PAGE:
Real Time Data Replication Using Qlik Replicate

Author: Sanket Dake

Data Replication:

Replication involves writing or copying the same data to different locations. For example, data can be copied between two on-premises hosts, between hosts in other locations, to multiple storage devices on the same host, or to or from a cloud-based host. Data can be copied on demand, transferred in bulk or batches according to a schedule, or replicated in real time as the data is written, changed, or deleted in the master source.

Techniques:

The Replication of data is done mainly by below two ways:

  • ETL(Extraction Transformation Load) / ELT(Extraction Load Transformation)
  • It is typically used to move data from one location to another with a transformation during the migration.

Source: www.xplenty.com

  • Real time data replication

How does it work?

  • It delivers data on records that changed for database functions such as inserts, updates, and deletes and makes a record of that change available either within a database itself or to other applications that rely on the data in a near real time manner.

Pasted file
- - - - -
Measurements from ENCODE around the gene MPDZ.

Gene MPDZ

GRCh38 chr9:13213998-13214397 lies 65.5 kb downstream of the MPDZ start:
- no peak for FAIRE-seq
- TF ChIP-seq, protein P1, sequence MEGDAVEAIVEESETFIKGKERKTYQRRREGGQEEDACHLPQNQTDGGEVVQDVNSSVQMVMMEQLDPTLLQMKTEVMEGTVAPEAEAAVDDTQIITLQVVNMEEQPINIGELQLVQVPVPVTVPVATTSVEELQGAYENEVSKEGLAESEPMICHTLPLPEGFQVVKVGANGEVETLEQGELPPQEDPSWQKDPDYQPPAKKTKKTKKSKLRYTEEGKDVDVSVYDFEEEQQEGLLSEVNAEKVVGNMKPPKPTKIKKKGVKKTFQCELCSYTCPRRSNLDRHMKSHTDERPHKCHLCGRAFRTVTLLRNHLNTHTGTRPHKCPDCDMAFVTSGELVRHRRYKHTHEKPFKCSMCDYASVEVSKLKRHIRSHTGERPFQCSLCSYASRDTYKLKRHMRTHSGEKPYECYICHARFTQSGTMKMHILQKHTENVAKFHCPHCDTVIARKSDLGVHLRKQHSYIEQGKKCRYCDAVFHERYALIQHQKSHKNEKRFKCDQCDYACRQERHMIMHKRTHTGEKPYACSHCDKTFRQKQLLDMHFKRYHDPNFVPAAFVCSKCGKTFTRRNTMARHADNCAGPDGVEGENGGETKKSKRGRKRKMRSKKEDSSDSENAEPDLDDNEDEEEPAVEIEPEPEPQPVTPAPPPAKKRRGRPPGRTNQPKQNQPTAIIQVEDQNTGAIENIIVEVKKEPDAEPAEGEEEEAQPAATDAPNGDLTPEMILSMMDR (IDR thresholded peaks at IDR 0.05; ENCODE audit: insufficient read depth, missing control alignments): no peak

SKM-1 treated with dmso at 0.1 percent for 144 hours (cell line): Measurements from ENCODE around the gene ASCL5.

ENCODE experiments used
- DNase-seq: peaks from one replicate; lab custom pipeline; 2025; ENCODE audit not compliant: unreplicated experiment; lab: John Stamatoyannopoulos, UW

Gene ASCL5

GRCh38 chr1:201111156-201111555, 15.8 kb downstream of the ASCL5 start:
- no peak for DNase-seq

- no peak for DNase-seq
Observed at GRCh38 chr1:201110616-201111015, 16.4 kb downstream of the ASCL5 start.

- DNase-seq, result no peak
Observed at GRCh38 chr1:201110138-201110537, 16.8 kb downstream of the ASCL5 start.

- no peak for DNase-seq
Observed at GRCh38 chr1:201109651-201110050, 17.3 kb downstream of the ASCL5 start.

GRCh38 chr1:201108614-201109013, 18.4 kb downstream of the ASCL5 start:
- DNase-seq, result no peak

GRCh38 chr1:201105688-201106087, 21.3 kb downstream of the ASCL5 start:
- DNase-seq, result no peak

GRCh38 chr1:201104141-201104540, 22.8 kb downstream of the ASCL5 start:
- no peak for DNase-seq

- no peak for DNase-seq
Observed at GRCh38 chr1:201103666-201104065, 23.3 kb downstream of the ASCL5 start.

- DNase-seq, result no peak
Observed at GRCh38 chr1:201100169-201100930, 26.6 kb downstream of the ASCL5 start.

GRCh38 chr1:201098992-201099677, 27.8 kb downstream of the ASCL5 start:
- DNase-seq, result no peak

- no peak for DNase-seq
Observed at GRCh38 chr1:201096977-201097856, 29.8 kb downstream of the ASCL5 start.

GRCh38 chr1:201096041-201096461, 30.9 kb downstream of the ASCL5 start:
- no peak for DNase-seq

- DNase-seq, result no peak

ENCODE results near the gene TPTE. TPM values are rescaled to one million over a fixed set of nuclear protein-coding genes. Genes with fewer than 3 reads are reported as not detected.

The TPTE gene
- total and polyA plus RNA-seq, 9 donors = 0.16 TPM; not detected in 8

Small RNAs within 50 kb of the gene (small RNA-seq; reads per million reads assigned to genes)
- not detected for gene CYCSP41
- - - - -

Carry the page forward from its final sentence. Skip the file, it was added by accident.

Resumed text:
• CDC tools typically rely on the database’s transaction log, which keeps track internally of record changes for system recovery. CDC tools leverage that information to deliver database changes to an external system.

Source: www.hazelcast.com

Common Methods

  • The use of timestamps.
  • Database transaction logs.
  • A database triggers log or publish change events to a table and shares those changes with the CDC system.

Qlik replicate

Qlik Replicate is a simple, powerful, easy-to-implement solution that provides Replication between various endpoints. Replicate lets you:

  • Load data efficiently and quickly to operational data stores/warehouses
  • Create copies of production endpoints
  • Distribute data across endpoints

Types of Replication supported: